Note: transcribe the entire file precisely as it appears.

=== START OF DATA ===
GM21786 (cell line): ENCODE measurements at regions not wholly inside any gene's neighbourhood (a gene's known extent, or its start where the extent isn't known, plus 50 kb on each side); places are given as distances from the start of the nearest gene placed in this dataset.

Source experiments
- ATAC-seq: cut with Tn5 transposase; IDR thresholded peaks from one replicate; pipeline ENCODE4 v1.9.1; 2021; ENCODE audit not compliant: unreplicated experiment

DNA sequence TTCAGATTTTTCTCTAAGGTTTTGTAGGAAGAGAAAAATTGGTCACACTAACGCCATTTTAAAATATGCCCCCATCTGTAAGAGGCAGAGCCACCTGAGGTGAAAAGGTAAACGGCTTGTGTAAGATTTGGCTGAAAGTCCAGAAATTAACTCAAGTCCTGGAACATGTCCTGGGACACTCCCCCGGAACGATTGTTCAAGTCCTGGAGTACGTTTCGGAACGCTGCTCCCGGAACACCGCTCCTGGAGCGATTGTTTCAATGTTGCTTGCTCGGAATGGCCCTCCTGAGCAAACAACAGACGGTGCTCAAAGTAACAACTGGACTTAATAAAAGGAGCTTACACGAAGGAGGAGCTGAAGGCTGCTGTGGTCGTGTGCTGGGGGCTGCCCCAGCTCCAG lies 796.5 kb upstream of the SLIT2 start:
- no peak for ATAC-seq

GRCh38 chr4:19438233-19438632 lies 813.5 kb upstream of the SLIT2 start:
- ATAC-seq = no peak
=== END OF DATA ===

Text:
GM21786 (cell line): ENCODE measurements at regions not wholly inside any gene's neighbourhood (a gene's known extent, or its start where the extent isn't known, plus 50 kb on each side); places are given as distances from the start of the nearest gene placed in this dataset.

Source experiments
- ATAC-seq: cut with Tn5 transposase; IDR thresholded peaks from one replicate; pipeline ENCODE4 v1.9.1; 2021; ENCODE audit not compliant: unreplicated experiment

DNA sequence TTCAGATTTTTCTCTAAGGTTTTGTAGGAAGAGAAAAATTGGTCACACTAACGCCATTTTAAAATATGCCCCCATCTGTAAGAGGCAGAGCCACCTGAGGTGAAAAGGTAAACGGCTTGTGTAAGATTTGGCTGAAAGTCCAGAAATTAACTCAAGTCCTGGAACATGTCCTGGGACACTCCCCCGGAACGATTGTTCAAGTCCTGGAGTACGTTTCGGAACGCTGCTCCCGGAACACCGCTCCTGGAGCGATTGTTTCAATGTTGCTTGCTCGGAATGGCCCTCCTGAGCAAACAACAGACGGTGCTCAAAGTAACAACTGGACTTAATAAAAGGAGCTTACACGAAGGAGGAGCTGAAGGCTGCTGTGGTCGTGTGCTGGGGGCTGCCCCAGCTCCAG lies 796.5 kb upstream of the SLIT2 start:
- no peak for ATAC-seq

GRCh38 chr4:19438233-19438632 lies 813.5 kb upstream of the SLIT2 start:
- ATAC-seq = no peak